The catch-all stat that people use to evaluate starting pitchers is ERA, ERA is an incredibly poor way to evaluate a pitcher. ERA makes us think that we are answering the most import question about a pitcher, how many runs were you responsible for? The issues are in the calculations of how you get to that ERA, you don’t count runs that scored because of an error, that seems fair right. What decides if there is an error or not, an official scorer and official scorers do not hand out errors consistently, meaning that the same botched play might be scored an error one day and a hit another. Second, why are runs that are given up due to a sub-par fielder at a position? You’re going to give up fewer runs with Billy Hamilton patrolling your outfield than Daniel Palka, but ERA doesn’t care. In other words, the goal of ERA is perfect but the execution is horrible.
Also, because ERA is highly dependent on non-pitcher factors like defense, umpiring, the scorer, luck, sequencing, etc, it is also not highly predictive of future performance because those factors are not part of the pitcher’s talent level, and therefore, do not often travel with him from season to season. If you are a person who always will look only at ERA because that’s the way its always been done, that’s okay, I guess. You could use a statistic called ERA -. It’s still not a perfect statistic, but it does make it easier to compare pitchers from different time periods and parks, but it contains the same general flaws of standard ERA. ERA – works similar to how OPS+ or wRC+ work for batters, 100 is still average, but the lower the better. If a batter has a 113 OPS+ he is 13 percent better than average. If a pitcher has an 87 ERA- he is 13 percent better than average.
You know what fixes all those problems, FIP. Fielder Independent Pitching, or FIP, is just as it sounds. It credits or debits a pitcher with only what the pitcher can control, or do not depend on luck. Strikeouts, walks, hit batters, and home runs allowed are what pitchers can control. Pitchers can’t control the official scorer, cant overcome the left fielder that can’t get to that gapper because he’s slow or tripped, or because Byron Buxton accidentally made contact with a ball and beat out a slow-footed third baseman’s throw.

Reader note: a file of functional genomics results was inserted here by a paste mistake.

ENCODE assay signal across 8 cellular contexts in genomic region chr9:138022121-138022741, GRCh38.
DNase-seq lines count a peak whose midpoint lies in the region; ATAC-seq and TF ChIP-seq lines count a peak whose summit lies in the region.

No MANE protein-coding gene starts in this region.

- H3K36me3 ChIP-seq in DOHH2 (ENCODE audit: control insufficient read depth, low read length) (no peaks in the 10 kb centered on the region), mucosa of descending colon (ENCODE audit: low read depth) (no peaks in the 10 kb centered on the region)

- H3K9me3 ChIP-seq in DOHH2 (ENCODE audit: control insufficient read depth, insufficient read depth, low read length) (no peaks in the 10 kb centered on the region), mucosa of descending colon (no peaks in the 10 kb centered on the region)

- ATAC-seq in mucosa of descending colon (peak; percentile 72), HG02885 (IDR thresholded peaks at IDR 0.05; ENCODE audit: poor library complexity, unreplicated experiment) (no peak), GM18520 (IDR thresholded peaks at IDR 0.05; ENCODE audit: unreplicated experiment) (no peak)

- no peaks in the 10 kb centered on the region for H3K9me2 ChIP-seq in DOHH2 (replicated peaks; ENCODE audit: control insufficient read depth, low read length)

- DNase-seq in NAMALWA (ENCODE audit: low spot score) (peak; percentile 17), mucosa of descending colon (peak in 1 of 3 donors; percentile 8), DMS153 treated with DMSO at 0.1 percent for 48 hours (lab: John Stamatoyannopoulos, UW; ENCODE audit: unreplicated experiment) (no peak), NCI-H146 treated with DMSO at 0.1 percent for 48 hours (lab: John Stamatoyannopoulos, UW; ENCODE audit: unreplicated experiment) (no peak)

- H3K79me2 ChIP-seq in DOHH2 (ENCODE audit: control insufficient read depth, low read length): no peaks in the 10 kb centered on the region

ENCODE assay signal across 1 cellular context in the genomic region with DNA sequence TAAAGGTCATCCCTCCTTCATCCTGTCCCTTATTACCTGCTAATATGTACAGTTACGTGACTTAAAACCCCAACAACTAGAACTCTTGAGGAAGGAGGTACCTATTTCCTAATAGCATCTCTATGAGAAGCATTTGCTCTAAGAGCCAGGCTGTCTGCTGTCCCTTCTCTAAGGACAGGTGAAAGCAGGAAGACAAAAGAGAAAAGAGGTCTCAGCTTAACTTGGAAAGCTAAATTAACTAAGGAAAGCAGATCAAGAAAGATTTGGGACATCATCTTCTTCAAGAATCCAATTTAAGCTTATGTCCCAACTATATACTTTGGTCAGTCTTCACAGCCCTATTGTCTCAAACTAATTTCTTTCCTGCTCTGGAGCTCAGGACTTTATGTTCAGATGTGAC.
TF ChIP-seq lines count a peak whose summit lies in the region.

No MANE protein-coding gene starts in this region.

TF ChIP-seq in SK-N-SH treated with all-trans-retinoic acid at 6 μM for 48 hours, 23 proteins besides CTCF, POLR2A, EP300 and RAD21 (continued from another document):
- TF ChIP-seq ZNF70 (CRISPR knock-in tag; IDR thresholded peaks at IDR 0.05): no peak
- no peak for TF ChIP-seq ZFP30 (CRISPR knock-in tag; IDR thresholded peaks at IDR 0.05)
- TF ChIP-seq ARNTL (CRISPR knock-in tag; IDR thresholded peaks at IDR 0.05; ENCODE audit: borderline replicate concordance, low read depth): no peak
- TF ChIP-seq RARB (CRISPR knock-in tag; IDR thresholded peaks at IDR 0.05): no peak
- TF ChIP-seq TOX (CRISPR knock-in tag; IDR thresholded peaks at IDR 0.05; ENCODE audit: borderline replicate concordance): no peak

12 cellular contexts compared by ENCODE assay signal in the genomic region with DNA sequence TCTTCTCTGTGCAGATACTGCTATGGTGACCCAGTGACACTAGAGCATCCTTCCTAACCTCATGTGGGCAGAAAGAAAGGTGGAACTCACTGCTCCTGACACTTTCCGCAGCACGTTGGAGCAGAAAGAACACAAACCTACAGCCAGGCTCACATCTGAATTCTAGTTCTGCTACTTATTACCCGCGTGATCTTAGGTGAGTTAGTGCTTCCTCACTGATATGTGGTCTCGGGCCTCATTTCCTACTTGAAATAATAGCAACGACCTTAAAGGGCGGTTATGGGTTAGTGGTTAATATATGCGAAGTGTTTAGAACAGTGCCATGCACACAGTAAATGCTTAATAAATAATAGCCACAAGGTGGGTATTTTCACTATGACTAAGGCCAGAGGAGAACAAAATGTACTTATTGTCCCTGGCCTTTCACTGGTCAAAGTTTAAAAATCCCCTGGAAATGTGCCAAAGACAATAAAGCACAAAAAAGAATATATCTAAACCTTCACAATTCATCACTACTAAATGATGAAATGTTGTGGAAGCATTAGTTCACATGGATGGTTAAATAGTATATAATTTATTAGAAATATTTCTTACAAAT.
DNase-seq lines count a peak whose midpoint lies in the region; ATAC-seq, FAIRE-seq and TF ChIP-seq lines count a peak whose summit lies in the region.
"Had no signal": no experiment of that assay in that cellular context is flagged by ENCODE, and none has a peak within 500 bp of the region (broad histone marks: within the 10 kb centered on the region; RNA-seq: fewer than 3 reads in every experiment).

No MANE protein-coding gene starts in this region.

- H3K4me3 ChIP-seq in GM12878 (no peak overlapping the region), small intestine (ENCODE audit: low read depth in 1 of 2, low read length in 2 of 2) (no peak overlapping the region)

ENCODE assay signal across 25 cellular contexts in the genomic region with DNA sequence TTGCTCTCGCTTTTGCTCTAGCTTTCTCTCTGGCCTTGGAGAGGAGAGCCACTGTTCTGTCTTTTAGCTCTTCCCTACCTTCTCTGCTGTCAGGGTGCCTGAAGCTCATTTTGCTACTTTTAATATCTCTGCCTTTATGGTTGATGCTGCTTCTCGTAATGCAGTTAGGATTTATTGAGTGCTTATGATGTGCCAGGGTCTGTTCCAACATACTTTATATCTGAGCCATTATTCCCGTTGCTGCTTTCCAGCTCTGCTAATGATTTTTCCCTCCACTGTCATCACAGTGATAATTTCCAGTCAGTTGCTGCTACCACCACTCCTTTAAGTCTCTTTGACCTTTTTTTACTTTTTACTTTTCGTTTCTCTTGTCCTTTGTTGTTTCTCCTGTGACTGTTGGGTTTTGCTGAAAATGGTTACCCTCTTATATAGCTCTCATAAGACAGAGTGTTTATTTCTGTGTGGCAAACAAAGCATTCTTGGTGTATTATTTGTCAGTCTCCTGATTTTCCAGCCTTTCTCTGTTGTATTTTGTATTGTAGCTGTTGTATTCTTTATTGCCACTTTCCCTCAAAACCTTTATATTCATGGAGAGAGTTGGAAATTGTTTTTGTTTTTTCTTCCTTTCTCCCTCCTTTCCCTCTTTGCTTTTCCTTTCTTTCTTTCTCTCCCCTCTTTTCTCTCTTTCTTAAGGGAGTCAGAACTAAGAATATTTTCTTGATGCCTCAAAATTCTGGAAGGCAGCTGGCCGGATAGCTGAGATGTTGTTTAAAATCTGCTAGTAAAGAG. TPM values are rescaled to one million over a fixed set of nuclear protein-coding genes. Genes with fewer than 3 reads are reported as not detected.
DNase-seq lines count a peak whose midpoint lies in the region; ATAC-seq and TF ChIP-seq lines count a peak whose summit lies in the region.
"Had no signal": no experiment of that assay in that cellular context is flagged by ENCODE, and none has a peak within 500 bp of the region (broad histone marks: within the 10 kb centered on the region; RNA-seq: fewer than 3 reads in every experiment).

Using FIP is extremely easy because it’s designed to look exactly like ERA. This means that you can read and use FIP exactly as you would typically use ERA. If a pitcher has a 3.15 FIP, that’s just like saying they have a 3.15 ERA as far as making comparisons among players is concerned. You don’t have to learn a new scale to interpret a player’s FIP. FIP does a better job of predicting the future than measuring the present, as there can be a lot of fluctuation in small samples. It is less effective in describing a pitcher’s single-game performance and is more appropriate in a season’s worth of innings.
FIP is not league or park-adjusted meaning that pitchers in good pitcher’s parks will have consistently lower FIPs and pitchers who pitch during eras of lower run scoring will have consistently lower FIPs. To control for both of those factors, there is FIP-, which is a park and league adjusted version of the statistic. Again, FIP- works just like ERA -with 100 being average and anything below is that percent above average.
Thanks as always for reading and we will be running these pieces all week for what we are calling advanced stat week. Let us know what you would like to see me tackle or if you have any questions. You can ask or just follow us on twitter @SidedSox, and follow us on Facebook. You can also email us at SoxSided@Gmail.com.